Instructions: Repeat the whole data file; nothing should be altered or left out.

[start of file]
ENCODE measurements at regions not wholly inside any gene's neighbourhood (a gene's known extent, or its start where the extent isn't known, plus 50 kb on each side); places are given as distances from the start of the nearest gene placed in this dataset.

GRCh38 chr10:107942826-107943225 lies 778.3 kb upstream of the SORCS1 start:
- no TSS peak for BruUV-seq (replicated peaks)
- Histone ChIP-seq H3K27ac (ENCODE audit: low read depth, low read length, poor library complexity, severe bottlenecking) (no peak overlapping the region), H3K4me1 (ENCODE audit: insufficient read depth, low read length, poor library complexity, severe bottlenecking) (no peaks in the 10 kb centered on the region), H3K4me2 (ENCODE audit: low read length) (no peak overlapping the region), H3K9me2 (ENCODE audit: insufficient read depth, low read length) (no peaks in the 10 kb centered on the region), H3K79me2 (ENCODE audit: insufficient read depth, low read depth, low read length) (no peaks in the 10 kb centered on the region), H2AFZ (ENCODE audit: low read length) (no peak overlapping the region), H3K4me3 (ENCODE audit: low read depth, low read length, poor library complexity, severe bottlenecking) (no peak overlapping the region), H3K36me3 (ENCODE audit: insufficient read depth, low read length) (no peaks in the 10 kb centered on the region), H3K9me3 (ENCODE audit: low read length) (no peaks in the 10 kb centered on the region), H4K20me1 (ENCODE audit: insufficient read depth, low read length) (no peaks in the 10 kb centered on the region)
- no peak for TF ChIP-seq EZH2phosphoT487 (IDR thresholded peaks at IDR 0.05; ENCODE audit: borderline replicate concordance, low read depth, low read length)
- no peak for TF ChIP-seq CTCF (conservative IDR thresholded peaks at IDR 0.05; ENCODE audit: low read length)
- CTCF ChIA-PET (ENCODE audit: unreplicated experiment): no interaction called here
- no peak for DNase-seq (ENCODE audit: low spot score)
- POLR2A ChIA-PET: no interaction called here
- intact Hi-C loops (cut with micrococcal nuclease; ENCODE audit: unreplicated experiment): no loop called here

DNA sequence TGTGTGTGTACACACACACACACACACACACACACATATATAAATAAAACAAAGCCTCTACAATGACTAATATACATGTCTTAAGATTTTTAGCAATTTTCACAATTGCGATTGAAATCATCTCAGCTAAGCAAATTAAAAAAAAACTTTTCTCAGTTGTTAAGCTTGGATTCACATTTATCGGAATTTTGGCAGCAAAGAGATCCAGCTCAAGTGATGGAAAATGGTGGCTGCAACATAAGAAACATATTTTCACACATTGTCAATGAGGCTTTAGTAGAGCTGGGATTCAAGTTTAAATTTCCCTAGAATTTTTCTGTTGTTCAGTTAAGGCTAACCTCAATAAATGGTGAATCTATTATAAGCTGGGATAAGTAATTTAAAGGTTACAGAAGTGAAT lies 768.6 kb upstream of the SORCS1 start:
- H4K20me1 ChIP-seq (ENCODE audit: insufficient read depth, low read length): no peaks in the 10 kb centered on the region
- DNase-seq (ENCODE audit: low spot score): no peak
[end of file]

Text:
ENCODE measurements at regions not wholly inside any gene's neighbourhood (a gene's known extent, or its start where the extent isn't known, plus 50 kb on each side); places are given as distances from the start of the nearest gene placed in this dataset.

GRCh38 chr10:107942826-107943225 lies 778.3 kb upstream of the SORCS1 start:
- no TSS peak for BruUV-seq (replicated peaks)
- Histone ChIP-seq H3K27ac (ENCODE audit: low read depth, low read length, poor library complexity, severe bottlenecking) (no peak overlapping the region), H3K4me1 (ENCODE audit: insufficient read depth, low read length, poor library complexity, severe bottlenecking) (no peaks in the 10 kb centered on the region), H3K4me2 (ENCODE audit: low read length) (no peak overlapping the region), H3K9me2 (ENCODE audit: insufficient read depth, low read length) (no peaks in the 10 kb centered on the region), H3K79me2 (ENCODE audit: insufficient read depth, low read depth, low read length) (no peaks in the 10 kb centered on the region), H2AFZ (ENCODE audit: low read length) (no peak overlapping the region), H3K4me3 (ENCODE audit: low read depth, low read length, poor library complexity, severe bottlenecking) (no peak overlapping the region), H3K36me3 (ENCODE audit: insufficient read depth, low read length) (no peaks in the 10 kb centered on the region), H3K9me3 (ENCODE audit: low read length) (no peaks in the 10 kb centered on the region), H4K20me1 (ENCODE audit: insufficient read depth, low read length) (no peaks in the 10 kb centered on the region)
- no peak for TF ChIP-seq EZH2phosphoT487 (IDR thresholded peaks at IDR 0.05; ENCODE audit: borderline replicate concordance, low read depth, low read length)
- no peak for TF ChIP-seq CTCF (conservative IDR thresholded peaks at IDR 0.05; ENCODE audit: low read length)
- CTCF ChIA-PET (ENCODE audit: unreplicated experiment): no interaction called here
- no peak for DNase-seq (ENCODE audit: low spot score)
- POLR2A ChIA-PET: no interaction called here
- intact Hi-C loops (cut with micrococcal nuclease; ENCODE audit: unreplicated experiment): no loop called here

DNA sequence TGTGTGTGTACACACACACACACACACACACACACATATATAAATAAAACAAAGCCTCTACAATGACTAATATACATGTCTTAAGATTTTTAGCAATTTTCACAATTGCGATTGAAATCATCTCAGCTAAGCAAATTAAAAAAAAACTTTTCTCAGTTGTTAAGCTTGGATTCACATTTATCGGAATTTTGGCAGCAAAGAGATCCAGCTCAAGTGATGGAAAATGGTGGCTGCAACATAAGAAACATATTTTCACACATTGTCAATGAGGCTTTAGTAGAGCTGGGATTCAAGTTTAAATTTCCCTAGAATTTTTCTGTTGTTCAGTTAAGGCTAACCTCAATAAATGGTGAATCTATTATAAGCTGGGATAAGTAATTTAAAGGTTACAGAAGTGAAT lies 768.6 kb upstream of the SORCS1 start:
- H4K20me1 ChIP-seq (ENCODE audit: insufficient read depth, low read length): no peaks in the 10 kb centered on the region
- DNase-seq (ENCODE audit: low spot score): no peak